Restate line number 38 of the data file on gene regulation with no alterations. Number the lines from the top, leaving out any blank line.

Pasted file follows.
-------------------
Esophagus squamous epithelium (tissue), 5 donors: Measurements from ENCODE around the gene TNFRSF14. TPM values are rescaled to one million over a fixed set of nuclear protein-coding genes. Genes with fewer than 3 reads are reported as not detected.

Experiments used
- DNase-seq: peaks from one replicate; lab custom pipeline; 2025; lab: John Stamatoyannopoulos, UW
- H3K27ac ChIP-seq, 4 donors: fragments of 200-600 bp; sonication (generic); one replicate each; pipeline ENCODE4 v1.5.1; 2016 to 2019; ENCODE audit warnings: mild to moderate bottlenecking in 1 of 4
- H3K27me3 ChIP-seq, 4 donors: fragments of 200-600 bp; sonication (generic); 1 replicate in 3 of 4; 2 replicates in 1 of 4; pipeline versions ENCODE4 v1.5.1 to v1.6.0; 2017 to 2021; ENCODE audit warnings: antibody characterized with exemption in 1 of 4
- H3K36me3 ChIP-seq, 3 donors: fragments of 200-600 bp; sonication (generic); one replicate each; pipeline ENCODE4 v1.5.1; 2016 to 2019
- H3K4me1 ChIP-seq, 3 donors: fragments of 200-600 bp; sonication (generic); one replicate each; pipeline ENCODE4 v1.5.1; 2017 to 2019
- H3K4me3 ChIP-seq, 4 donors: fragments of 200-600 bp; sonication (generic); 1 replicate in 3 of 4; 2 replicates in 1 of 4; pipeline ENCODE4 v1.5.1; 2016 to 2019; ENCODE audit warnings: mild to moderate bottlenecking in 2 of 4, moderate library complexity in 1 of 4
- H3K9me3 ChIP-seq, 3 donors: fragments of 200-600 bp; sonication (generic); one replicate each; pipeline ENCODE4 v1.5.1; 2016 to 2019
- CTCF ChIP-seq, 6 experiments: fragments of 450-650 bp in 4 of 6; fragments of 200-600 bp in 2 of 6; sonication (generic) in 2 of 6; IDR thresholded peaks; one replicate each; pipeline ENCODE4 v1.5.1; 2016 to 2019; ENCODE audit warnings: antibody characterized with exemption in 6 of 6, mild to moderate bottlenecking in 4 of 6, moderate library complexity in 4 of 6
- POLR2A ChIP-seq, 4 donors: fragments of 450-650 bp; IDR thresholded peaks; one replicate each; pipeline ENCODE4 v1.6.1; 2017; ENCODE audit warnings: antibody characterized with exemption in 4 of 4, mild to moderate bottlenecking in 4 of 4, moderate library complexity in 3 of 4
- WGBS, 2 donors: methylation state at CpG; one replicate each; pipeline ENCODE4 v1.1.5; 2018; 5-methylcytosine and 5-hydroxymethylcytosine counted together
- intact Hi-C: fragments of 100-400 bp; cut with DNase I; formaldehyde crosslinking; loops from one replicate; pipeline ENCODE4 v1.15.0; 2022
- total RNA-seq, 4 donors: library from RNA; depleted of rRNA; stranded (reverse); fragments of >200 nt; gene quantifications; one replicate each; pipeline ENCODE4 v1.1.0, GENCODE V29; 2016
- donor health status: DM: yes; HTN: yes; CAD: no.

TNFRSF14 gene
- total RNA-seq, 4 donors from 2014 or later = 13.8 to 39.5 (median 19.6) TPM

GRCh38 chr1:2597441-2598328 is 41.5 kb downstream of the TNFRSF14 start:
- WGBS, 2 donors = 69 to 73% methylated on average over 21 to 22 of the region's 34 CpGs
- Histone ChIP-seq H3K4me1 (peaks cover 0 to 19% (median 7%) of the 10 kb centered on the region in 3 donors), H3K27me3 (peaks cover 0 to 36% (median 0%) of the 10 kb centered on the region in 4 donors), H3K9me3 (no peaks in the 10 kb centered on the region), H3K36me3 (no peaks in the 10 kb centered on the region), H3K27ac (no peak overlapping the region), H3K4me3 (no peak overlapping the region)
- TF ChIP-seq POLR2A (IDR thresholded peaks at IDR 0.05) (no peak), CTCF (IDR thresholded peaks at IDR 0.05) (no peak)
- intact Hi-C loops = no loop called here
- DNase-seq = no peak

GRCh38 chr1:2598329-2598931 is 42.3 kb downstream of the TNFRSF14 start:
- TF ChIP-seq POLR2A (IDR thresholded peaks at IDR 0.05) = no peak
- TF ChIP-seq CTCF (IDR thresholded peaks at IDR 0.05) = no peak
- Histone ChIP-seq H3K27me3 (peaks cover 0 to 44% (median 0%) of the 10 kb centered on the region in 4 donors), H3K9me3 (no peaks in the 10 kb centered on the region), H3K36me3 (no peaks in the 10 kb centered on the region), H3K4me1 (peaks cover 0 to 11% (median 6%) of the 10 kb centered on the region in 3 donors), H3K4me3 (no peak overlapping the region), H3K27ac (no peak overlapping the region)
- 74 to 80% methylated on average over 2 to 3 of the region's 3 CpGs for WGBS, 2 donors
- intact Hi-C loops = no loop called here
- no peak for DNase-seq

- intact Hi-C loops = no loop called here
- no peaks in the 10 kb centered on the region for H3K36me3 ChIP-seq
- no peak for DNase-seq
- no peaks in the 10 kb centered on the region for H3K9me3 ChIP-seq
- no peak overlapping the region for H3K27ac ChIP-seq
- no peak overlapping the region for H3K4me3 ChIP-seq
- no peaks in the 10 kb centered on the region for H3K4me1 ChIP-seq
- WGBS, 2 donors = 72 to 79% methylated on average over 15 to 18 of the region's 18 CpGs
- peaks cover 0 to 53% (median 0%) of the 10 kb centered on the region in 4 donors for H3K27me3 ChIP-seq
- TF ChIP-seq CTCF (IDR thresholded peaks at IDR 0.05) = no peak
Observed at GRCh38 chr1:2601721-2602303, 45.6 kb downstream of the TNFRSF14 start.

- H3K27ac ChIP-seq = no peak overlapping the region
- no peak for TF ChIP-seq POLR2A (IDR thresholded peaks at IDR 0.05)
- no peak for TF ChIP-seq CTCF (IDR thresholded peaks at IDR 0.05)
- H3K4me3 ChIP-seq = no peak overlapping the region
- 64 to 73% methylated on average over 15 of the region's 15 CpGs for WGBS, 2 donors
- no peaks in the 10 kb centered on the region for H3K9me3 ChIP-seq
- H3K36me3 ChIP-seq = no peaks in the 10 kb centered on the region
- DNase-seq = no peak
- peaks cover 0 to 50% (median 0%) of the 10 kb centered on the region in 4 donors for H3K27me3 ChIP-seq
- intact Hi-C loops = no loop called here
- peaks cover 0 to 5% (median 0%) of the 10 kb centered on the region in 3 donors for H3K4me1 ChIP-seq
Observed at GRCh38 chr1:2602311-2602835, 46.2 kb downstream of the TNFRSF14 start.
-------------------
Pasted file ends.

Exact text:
- WGBS, 2 donors = 72 to 79% methylated on average over 15 to 18 of the region's 18 CpGs